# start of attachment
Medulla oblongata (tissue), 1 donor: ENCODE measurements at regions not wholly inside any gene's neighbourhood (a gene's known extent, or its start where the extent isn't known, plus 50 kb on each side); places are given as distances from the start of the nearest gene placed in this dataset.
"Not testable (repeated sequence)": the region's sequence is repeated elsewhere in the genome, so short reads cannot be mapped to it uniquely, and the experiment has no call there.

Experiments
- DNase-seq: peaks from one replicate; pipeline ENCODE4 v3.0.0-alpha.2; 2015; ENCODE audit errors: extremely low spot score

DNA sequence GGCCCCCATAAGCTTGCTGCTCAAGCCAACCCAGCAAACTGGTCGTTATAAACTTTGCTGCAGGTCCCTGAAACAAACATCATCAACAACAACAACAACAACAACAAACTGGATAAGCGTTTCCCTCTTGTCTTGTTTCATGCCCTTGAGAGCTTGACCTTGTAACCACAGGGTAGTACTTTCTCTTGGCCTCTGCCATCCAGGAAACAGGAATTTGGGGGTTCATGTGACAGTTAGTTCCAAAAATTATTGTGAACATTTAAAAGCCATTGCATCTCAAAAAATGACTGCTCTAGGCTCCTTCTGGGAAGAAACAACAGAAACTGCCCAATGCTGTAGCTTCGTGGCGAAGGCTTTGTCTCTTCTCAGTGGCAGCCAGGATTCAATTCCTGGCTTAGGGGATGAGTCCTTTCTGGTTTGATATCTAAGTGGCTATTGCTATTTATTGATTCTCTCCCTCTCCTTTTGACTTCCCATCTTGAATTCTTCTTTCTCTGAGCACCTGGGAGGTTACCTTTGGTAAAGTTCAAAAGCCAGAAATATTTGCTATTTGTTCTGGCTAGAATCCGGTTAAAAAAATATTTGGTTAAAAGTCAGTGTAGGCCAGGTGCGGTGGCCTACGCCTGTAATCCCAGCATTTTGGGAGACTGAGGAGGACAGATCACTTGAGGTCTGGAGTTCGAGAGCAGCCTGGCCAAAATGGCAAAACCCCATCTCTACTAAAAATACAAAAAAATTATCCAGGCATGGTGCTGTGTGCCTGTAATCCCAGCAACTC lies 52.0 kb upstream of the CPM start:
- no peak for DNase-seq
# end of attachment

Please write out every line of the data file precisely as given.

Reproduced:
Medulla oblongata (tissue), 1 donor: ENCODE measurements at regions not wholly inside any gene's neighbourhood (a gene's known extent, or its start where the extent isn't known, plus 50 kb on each side); places are given as distances from the start of the nearest gene placed in this dataset.
"Not testable (repeated sequence)": the region's sequence is repeated elsewhere in the genome, so short reads cannot be mapped to it uniquely, and the experiment has no call there.

Experiments
- DNase-seq: peaks from one replicate; pipeline ENCODE4 v3.0.0-alpha.2; 2015; ENCODE audit errors: extremely low spot score

DNA sequence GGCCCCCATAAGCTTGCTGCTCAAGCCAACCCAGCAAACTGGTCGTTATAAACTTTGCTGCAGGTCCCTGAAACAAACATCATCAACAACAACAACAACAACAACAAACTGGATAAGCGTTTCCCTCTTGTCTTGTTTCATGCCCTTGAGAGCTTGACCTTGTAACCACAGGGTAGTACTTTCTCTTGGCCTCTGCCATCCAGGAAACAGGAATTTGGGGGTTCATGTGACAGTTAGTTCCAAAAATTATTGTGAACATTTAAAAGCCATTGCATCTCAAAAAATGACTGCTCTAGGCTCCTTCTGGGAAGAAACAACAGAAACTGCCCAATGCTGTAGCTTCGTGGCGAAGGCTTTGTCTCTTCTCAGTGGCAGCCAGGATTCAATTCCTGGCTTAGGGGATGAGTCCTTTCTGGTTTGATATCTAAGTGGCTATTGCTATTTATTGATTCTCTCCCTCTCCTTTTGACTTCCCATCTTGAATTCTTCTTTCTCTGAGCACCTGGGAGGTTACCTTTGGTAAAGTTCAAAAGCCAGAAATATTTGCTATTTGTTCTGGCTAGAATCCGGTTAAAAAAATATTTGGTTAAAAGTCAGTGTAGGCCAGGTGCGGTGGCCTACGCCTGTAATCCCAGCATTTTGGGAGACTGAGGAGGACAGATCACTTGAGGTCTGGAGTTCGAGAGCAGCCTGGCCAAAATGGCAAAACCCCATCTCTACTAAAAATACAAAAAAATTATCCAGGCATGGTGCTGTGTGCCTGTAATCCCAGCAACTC lies 52.0 kb upstream of the CPM start:
- no peak for DNase-seq